The announcement by Soochow University on Tuesday that it is considering limiting the number of appearances made by its professors on TV political talk shows to four a month raises several interesting issues concerning freedom of speech and an employer’s right to limit an employee’s extracurricular activities.
The idea may be a controversial one, but switching on the TV night after night and seeing the same old faces waxing lyrical about the day’s events does get tedious after a while, no matter whether you agree with their opinions or not. It would at least give viewers a chance to hear some different opinions instead of the same hackneyed views from the same dozen or so talking heads.
If political parties were to make a similar proposal one would assume there would be widespread support as it would rid the screens of some of the nation’s more polarizing characters.
But it would be much more acceptable and a better idea all round if TV stations were to try to improve their programming by widening the pool of pundits to ensure that individuals only appear once every two weeks or so. But this would require a move away from the lazy, cut-price news coverage that is synonymous with cable TV.
Some of the reasons given by the university for the measure seem valid in that professors who appear almost nightly on such talk shows obviously have less time to devote to their students. The universities are their primary employers after all, and concern that such extracurricular activity — if it is affecting the professors’ ability to maintain their quality of teaching — is entirely justified. The only question remaining is why have these concerns not been raised until now?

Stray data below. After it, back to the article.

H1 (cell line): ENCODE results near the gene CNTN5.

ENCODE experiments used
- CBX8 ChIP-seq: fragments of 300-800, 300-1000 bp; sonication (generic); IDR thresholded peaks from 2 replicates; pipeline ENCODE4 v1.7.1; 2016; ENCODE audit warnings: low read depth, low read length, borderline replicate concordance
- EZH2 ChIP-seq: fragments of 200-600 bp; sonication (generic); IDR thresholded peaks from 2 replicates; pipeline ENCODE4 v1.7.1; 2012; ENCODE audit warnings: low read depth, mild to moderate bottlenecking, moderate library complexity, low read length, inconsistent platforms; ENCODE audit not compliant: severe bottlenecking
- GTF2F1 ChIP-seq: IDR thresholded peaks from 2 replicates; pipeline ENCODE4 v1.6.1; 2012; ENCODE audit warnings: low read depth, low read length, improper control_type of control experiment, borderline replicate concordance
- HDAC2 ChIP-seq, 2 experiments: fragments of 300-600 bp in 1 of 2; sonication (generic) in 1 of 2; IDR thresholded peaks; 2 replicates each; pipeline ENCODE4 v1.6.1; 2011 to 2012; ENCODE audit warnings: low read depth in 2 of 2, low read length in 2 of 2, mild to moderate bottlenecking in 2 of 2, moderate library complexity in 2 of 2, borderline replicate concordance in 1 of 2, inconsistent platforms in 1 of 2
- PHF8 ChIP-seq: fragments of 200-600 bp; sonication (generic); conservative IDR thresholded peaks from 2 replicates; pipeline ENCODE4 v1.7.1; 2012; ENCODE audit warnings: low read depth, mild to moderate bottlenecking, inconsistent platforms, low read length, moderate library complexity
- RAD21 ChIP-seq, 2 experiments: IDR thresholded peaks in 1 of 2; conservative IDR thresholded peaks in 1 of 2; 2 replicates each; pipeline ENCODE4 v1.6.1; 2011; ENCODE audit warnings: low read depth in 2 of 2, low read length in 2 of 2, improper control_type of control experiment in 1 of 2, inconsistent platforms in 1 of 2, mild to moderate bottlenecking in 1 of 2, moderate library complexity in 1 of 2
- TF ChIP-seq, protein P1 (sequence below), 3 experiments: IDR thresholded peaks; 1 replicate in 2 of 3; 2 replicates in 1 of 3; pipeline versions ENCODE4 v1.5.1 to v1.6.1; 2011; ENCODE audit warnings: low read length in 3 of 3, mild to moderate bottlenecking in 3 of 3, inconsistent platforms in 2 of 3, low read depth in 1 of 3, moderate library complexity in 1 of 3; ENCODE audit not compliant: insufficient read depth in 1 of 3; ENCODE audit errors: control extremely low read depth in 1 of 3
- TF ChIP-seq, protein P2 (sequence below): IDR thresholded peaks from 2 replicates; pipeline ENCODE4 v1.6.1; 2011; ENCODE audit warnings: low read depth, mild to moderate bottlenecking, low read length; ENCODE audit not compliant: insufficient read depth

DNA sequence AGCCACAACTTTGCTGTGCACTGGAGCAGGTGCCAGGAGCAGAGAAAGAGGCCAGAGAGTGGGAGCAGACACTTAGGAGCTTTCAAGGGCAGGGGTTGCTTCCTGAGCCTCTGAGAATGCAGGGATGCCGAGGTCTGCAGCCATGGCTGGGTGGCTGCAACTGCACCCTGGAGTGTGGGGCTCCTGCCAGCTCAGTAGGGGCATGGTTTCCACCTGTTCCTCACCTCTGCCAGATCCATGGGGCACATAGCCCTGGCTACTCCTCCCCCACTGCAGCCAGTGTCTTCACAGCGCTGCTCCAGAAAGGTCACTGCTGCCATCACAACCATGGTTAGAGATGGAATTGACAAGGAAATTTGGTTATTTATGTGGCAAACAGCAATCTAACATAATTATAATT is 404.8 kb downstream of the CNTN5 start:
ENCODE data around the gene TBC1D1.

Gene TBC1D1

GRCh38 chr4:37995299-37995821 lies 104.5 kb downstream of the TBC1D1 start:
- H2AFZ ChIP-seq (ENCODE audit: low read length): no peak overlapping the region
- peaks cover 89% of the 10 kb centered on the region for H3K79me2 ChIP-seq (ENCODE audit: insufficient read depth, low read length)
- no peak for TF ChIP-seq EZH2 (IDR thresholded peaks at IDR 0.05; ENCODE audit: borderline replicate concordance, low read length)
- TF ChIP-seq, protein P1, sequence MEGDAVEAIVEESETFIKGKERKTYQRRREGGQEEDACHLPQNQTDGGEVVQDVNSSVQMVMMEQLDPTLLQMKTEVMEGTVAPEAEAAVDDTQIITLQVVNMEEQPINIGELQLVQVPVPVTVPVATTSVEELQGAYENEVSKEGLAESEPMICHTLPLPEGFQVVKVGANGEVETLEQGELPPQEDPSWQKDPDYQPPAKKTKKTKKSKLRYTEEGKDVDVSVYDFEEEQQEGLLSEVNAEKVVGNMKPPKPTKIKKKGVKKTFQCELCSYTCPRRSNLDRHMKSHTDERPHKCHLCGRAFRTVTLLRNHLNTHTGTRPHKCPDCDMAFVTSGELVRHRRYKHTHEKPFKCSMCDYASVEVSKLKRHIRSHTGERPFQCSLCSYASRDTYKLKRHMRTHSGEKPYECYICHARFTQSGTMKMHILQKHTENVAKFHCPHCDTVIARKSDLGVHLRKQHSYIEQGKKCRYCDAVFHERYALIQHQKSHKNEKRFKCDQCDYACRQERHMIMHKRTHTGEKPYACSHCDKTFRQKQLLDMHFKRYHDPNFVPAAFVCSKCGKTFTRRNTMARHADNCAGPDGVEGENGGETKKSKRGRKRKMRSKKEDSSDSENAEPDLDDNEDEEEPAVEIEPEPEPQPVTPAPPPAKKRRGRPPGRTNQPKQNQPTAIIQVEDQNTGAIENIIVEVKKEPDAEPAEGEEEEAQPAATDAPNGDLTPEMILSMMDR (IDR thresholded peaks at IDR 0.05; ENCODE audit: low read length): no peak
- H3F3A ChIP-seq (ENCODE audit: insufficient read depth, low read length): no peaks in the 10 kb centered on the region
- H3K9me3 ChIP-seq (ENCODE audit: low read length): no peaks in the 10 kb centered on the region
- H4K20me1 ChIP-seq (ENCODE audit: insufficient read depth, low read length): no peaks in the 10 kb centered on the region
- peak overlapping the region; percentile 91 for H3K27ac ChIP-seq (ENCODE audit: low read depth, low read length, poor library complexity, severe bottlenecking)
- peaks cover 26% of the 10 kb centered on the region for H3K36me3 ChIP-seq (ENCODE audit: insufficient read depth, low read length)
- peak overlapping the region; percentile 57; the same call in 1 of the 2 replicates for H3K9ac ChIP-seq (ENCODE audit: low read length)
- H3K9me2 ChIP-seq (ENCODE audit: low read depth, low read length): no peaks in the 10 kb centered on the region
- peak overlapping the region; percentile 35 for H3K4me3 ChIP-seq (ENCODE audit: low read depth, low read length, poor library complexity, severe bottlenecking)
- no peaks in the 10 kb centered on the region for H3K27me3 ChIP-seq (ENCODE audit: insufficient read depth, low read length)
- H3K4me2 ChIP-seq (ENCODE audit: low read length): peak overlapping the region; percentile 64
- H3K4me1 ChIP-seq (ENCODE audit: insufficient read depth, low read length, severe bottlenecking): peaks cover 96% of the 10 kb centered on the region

Even if the proposal was first submitted last year, as the university claims, the timing of the announcement seems suspect. It comes just as Soochow University president Liu Chao-shiuan (劉兆玄) is set to assume the role of premier in the government of president-elect Ma Ying-jeou (馬英九).
Pan-green camp claims that the move is aimed at silencing critics of the new government have some credibility, especially when one considers reports that pan-blue supporters who contribute to Soochow have threatened to halt donations if its faculty continue to appear on air.
While freedom of speech is an important consideration, especially given Taiwan’s history of repression, Government Information Office Minister Shieh Jhy-wey (謝志偉) hit the nail on the head when he said the professors should be allowed to say what they like away from the campus as long as they don’t spend time propagating their views in class.
Around the world universities have historically been breeding grounds for dissent, and this should not change at one of the nation’s most prestigious schools because of complaints from a few wealthy bigots.
To restrict the outside activities of Soochow’s staff in response to complaints from monied benefactors could put healthy political discourse in the nation on a slippery slope.
How ironic it would be if it were to happen in the same week that we bid farewell to one of our most prominent political dissidents, Bo Yang (柏楊), and that Freedom House once again ranked the nation’s media as Asia’s and one of the world’s freest.